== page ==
Man in charge
Carbonear native named CO of 103 Search and Rescue in Gander
Carbonear native Maj. Jim Pinhorn owes his love of flying to a group he joined as a youngster.
He was 13-years-old when he accompanied a couple of his buddies to a session of the 589 Air Cadet Squadron in his hometown. Over the next several years, Pinhorn dove headlong into the world of flight.
“Once we went to Argentia to go gliding with the cadets and once I got that first flight in the glider, I pretty much knew this is what I wanted to do,” the 41-year-old told The Compass.
Then Pinhorn completed the air studies program, received his glider pilot’s licence and his private pilot’s licence, as well as a glider instructor rating.
“The cadets in Carbonear are responsible for making me want to fly for a living,” said Pinhorn. “In fact, I joined the military to fly.”
In a way, it was those early days with the 589 squadron that laid the groundwork for Pinhorn to advance to his latest post.
Those days led to flying and flying led to search and rescue.
That’s why on June 24, Pinhorn was named the commanding officer of the 103 Search and Rescue Squadron in Gander. He replaces Maj. John Leroux.
It’s a big honour for Pinhorn to be named the CO for the busiest search and rescue operation in the country. Just recently, the group completed its 4,000 mission in Gander at an average of one call every two-and-a-half days.
From that, they’ve saved somewhere in the range of 2,500 lives.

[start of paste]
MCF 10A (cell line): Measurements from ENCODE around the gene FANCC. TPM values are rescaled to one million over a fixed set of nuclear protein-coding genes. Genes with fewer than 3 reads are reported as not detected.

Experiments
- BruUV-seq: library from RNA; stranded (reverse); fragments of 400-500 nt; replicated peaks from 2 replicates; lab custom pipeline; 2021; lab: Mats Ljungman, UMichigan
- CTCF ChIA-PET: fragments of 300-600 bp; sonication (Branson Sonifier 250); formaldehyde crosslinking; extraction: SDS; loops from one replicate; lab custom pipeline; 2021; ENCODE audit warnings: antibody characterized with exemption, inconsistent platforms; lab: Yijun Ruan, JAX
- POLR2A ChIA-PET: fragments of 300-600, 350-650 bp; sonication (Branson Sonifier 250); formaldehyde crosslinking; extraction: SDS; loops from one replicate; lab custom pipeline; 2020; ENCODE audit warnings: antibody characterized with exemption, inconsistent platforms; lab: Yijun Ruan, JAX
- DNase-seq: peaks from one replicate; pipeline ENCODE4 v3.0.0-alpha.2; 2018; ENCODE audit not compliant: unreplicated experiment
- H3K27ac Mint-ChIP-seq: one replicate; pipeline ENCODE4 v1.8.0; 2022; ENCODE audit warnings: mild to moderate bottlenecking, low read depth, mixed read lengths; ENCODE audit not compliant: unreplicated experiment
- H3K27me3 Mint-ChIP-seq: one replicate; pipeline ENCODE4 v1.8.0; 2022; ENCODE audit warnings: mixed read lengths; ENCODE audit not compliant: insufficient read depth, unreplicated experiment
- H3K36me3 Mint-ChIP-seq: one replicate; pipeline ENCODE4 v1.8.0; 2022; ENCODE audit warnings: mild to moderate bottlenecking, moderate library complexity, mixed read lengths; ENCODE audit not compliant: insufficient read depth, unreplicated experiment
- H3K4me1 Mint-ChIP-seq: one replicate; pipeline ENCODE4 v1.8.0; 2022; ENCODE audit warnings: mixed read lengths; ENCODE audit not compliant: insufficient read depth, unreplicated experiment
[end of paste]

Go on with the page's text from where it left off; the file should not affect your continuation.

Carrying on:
That right there would make getting handed the keys a special moment in one’s career. It’s especially an honour given Pinhorn is a Newfoundlander.
“To get the opportunity to be the CO of a place like this with the missions that we do is pretty impressive,” he said. “It’s very humbling actually. I’m pretty happy.”
Falling in love
Pinhorn’s two loves converged while he was awaiting pilot training during his first post at the Joint Rescue Coordination Centre in Halifax.
That’s when he fell in love with search and rescue.
“It’s operational everyday,” said Pinhorn. “Most of what the military does, or a lot of what the military does, is training for an eventuality that may come every three years … Search and rescue is everyday. We’re continuously operational and we get to do what it is we trained for on a daily basis.
An extensive resume
After completing his pilot’s training in 2002, Pinhorn made a couple of stops at other SAR units around the country.
First, he flew for four years with the 444 Squadron based out of Goose Bay. That was followed a four year stint with the 417 Squadron in Cold Lake, Alta. Pinhorn made his return to Newfoundland when he began serving in Gander in 2008.
In his career, he’s been a part of hundreds of missions, and held a laundry list of positions like Operations Officer, Pilot Leader and Deputy Commanding Officer. For the last two years, Pinhorn has been completing the Joint Command Staff Programme (JCSP) by distance.
“I knew that once that was done, the plan was for me to take over as CO,” he said.
The change of command ceremony is always an important one at the base in Gander. There’s plenty to get done before the departing officer takes his final ride out of the base on a Cormorant helicopter.
Pinhorn had family there for the ceremony, so it was a pretty busy day for him. Still, he’s looking forward to the challenges that come with being the man in charge.
It helps that the 103 Search and Rescue Squadron is an efficient operation. “This squadron runs very well,” he said.
To get the opportunity to be the CO of a place like this with the missions that we do is pretty impressive. Jim Pinhorn
Carbonear native Jim Pinhorn is the new commanding officer of the 103 Search and Rescue Squadron in Gander.